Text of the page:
I am the perfect example of ....

Discussion in 'Tennis Tips/Instruction' started by teppeiahn1, Dec 18, 2009.

  1. teppeiahn1

    teppeiahn1 Rookie

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    "having great strokes doesn't mean you can play high level tennis"

    Lately, Im going through a tough slump. It is very frustrating and depressing.
    Good side is its motivating me to push harder:twisted:

    Believe it or not, I regulary rally with former d1, d2 and open players, and can out rally them. But when it comes to actual point, I feel clueless, and always seem to be staring into blank. I can not focus very well lately. Thus constantly loosing sets. Even though most aren't blow outs, I believe I can play alot better.

    I have put alot of effort into this sport. Atleast 12 hours a week and gym 4-5 times a week, and stretching to improve flexibility. Am I maby getting burned out? Or am I just mentaly weak and need to play tourneys?

    Also I seem to have a little frustration problems. I have the mind set of thinking about the big picture and not care about winning or loosing but seems like I just can't seem to keep that in my mind for too long.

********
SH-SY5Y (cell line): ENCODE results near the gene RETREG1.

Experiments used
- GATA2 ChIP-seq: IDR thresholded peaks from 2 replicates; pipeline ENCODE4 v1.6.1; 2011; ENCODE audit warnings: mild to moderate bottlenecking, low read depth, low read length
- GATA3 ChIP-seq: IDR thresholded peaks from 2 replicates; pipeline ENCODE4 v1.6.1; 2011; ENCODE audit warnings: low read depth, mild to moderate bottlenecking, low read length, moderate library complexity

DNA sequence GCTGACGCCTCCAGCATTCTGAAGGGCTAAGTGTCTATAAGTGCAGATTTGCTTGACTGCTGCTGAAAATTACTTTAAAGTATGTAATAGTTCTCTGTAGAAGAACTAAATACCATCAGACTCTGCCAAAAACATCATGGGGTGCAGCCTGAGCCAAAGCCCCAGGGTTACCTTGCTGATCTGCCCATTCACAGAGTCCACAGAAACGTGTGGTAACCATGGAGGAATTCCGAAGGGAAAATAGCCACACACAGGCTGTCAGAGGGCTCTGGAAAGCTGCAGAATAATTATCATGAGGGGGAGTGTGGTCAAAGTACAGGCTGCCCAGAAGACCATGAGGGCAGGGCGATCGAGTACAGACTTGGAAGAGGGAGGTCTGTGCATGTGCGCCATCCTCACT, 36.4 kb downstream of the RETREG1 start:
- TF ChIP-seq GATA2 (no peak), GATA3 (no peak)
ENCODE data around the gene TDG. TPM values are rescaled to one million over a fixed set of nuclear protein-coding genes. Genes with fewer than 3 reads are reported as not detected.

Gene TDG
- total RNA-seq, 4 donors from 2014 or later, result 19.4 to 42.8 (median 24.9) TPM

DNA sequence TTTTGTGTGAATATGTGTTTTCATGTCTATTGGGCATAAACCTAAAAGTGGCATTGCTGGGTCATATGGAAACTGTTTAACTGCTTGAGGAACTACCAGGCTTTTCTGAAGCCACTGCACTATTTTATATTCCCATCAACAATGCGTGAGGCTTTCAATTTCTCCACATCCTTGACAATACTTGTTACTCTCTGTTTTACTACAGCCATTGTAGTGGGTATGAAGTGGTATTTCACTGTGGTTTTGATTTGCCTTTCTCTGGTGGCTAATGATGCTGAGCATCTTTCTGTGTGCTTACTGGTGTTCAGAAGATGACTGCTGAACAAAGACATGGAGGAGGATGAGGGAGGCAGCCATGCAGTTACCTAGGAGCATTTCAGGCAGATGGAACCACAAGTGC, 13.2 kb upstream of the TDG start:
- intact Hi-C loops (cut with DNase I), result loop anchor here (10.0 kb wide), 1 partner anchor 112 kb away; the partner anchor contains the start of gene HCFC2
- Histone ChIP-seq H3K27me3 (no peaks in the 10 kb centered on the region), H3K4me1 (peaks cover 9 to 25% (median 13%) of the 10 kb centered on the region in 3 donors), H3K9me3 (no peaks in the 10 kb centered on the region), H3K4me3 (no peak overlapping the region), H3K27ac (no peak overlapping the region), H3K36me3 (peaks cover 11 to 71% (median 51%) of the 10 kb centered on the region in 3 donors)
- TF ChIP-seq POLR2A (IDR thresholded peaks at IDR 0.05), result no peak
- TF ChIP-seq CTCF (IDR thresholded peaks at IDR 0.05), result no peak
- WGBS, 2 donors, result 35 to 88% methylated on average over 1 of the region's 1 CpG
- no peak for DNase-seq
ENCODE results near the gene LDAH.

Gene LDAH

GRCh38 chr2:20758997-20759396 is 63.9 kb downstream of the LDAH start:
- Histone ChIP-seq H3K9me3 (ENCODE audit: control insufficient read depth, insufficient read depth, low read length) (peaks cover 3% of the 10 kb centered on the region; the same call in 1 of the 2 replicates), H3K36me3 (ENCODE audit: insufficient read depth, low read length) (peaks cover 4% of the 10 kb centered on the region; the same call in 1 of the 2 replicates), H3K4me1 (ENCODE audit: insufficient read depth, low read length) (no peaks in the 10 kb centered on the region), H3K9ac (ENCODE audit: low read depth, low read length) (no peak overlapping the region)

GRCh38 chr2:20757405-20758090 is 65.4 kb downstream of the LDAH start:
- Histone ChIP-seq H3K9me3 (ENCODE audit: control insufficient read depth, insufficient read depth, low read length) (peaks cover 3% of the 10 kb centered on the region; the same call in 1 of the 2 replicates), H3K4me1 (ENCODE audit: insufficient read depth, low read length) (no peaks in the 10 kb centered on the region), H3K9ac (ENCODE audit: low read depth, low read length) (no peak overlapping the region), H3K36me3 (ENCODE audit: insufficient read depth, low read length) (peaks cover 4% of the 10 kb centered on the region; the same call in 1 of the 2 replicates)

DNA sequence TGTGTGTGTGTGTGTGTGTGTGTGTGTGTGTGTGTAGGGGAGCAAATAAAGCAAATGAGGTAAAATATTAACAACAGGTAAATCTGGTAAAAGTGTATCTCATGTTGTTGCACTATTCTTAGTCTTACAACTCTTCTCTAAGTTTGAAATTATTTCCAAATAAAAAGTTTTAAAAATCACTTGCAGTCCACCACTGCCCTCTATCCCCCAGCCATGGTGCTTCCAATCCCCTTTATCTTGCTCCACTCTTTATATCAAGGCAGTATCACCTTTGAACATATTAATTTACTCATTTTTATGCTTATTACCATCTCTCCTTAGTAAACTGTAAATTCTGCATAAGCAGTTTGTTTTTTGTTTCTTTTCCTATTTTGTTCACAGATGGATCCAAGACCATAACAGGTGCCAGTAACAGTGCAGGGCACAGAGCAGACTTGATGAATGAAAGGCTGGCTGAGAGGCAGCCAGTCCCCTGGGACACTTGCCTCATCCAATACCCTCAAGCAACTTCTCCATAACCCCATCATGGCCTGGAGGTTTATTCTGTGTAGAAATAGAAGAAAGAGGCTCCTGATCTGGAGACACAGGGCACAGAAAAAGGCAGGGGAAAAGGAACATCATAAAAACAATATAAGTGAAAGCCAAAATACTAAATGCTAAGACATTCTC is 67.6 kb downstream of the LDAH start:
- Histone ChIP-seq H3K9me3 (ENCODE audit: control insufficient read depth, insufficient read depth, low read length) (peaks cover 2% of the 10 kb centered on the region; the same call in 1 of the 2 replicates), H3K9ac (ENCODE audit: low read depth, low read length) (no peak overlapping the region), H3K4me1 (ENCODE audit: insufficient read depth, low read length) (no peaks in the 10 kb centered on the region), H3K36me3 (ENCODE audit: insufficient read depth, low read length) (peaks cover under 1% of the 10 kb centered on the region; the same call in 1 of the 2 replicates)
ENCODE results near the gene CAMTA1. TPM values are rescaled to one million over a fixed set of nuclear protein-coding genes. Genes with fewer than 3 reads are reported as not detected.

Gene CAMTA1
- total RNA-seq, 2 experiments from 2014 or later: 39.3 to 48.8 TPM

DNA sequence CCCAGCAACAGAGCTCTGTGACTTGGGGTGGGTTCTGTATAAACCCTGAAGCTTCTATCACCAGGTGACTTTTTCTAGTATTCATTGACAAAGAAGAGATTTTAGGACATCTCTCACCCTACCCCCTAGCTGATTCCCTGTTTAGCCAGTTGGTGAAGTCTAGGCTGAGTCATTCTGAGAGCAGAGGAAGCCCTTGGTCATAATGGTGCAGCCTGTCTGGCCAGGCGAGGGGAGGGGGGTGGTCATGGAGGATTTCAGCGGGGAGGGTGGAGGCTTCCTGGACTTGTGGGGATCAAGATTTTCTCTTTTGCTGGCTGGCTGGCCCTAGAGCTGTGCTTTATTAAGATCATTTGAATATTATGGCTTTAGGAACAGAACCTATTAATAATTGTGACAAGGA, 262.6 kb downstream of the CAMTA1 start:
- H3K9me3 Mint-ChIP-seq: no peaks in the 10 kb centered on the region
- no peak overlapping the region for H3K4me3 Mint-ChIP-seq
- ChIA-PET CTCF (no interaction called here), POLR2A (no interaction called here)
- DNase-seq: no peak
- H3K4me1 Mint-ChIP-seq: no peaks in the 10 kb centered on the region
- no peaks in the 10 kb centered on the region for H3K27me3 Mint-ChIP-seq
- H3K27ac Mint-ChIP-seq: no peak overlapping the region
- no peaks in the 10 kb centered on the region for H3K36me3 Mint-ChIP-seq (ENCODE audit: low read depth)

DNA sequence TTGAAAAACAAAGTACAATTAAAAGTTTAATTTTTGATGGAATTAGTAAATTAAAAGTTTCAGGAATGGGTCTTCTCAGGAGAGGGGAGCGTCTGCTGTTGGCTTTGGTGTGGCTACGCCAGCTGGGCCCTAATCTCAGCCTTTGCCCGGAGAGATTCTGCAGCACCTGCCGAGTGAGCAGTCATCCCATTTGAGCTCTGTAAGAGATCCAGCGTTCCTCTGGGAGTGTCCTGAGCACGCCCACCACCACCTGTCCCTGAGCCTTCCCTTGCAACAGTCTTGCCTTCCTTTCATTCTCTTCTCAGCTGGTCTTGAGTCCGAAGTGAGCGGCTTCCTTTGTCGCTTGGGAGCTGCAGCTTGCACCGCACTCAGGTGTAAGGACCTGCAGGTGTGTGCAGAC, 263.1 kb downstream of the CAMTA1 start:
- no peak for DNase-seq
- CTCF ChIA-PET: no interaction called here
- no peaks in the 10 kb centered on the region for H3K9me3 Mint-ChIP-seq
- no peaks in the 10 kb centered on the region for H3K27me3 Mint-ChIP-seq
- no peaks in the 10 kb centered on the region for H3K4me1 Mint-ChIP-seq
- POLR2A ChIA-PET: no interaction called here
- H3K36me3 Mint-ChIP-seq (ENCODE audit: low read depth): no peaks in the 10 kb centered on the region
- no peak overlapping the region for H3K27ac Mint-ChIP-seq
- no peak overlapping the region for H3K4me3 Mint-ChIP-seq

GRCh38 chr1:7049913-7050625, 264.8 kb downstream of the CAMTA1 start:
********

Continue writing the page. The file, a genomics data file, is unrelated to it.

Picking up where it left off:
I know this topic has been discussed numerous times on this thread but i can't help but to seek help.
     
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  2. Cody

    Cody Semi-Pro

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    Take a little break....

    In my opinion your body needs time to recover and process your tennis.

    It doesn't have to be a big break but coming back mentally fresh is a way to get back on track.
     
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  3. gzhpcu

    gzhpcu Professional

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    I have seen and played against lots of players that are rally kings then fold during match.

    Match play is different. Rallying, both go for rhythm, in match play you try to break the other player's rhythm. Short, angled, etc.

    You need to practice match play. Play more matches in addition to rallying. Or when you practice, build in match situations.
     
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  4. user92626

    user92626 Legend

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    Are you thinking tennis is like solving the Rubik's Cube or inventing a rocket?